Hong Kong escalation, Aramco IPO, mongooses

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What to watch for today

As further chaos hits Hong Kong, US senators are considering a special bill. The Senate could pass legislation today that would ensure regular checks on Hong Kong, and help the territory retain enough autonomy to warrant its special trade status. China would not be pleased.

Manchester United reports its latest quarterly earnings to investors. The English Premier League soccer club is enduring a miserable season on the field, but hopes to impress the market with some fancy financial footwork.

European Central Bank officials discuss the eurozone economy. Three members of the ECB are giving speeches today. But more importantly, traders are awaiting ECB president Christine Lagarde’s first major policy speech on Friday.

Over the weekend

Violence escalates between protesters and police in Hong Kong. Students at the barricaded Hong Kong Polytechnic University threw petrol bombs and shot an officer with an arrow. The police responded with mass arrests and tear gas, with the threat of live rounds. Chief executive Carrie Lam condemned “rioters” for the “rising levels of violence.”

Chinese soldiers have been on the streets of Hong Kong for the first time, although they did so in shorts and t-shirts to clean up garbage. Pro-democracy lawmakers said the move was illegal, and also a PR stunt.

The New York Times obtained secret Chinese documents detailing mass detentions. The 403 pages show how president Xi Jinping and top party officials created indoctrination camps for up to a million Muslim minorities in the Xinjiang region. But the documents also show cracks in the system.

Prince Andrew said he does not regret his friendship with Jeffrey Epstein. In an extraordinary BBC interview, for which the Queen’s second son has been heavily criticized, he also denied having sex with a 17-year-old, and said he was grateful for “the opportunity to learn” from the disgraced US financier.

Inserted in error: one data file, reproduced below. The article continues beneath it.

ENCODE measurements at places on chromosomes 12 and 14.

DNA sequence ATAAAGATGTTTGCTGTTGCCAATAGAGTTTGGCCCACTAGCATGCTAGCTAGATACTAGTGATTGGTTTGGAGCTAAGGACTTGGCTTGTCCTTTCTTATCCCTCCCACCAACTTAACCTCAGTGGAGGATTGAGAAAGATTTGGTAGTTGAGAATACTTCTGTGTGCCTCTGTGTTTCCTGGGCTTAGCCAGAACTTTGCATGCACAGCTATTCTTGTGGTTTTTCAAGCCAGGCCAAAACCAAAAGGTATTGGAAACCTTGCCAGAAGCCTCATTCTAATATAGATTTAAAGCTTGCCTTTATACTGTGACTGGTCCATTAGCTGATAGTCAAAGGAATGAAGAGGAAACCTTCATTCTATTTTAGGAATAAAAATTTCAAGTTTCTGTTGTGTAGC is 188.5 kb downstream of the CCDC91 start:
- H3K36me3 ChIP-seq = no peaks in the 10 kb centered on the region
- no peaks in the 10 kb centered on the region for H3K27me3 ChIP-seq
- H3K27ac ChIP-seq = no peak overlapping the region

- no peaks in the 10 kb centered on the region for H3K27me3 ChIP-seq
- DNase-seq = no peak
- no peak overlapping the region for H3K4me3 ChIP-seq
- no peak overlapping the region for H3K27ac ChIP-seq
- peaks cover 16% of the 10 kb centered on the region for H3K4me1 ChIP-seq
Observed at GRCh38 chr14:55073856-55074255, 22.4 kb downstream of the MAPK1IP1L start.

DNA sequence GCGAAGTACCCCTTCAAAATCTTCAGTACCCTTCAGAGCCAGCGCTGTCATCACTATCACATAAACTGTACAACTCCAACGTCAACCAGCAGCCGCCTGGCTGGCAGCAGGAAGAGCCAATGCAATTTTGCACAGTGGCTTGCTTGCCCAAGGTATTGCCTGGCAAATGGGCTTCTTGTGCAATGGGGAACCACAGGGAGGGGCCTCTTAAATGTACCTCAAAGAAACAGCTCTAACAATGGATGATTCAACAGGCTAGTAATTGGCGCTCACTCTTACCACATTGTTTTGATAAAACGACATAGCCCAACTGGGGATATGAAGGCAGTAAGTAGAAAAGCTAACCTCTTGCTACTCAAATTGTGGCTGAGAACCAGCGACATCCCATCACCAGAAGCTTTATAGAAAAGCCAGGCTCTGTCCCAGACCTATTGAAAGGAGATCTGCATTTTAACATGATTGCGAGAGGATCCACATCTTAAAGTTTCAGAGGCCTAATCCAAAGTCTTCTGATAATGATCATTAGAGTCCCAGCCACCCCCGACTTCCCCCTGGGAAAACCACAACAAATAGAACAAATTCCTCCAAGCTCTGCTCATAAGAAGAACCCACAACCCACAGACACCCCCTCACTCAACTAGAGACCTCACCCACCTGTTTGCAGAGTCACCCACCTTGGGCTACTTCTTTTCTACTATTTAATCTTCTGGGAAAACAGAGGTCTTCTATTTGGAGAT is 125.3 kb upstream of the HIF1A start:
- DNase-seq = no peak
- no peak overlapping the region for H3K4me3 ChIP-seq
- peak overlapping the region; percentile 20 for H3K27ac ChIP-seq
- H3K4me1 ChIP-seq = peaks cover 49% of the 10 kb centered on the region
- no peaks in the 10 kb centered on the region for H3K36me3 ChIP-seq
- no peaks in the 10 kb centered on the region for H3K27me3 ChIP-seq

Saudi Aramco set a price for its IPO. The state-owned oil giant said it plans to sell a 1.5% stake for up to $25.6 billion next month. That would value the group at around $1.7 trillion, provided it finds enough buyers for the Riyadh-listed shares. Saudi officials originally hoped to raise $100 billion at a $2 trillion valuation.

There was a mass shooting in Fresno, California. At least 10 people were shot and four were killed at a backyard party. Family and friends had gathered to watch football. It follows another shooting in California last week, in which five students were shot at a high school.

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Exchange-traded funds have exploded in popularity. They offer a cheap and easy way for investors to buy and trade diverse baskets of assets. But the rise of ETFs has introduced new risks for investors, innovation, and market stability.

Quartz Obsession

Sirens save lives. But they also contribute to noise pollution—so much so that we often tune them out and don’t heed their warnings. Now, emergency workers are experimenting with new sounds to warn the public. Listen in with the Quartz Obsession.

Matters of Debate

London is bravely pushing back against Christmas creep. It’s still November, for the love of Rudolph.

Universities should offer childcare. It can boost college completion rates by helping student parents juggle competing demands.

It’s up to billionaires to make big philanthropic donations. Mere multimillionaires say they can’t make enough of an impact.

Surprising discoveries

A Washington prison offered inmates stress-relief tips. Those headed to solitary confinement could “plant a tree” or “go on a picnic.”

Wine from Leonardo da Vinci’s resurrected vineyard is ready. The first 330 bottles will be sold later this year. Saluti!

Next year, the Baltimore Museum of Art will only acquire works by women. There is growing awareness of gender disparities in museum and gallery collections.

Two of America’s biggest coal plants closed this month. Together, the two retirements equal all the emission reductions from coal plant shutdowns in 2015.

Art kills 100,000 mongooses a year. Their hair is used in India, illegally, to make fine paint brushes.

Our best wishes for a productive day. Please send any news, comments, da Vinci wine, fine paint brushes, and tips to hi@qz.com. Get the most out of Quartz by downloading our app on iOS or Android, and becoming a member. Today’s Daily Brief was written by John Detrixhe and edited by Hasit Shah.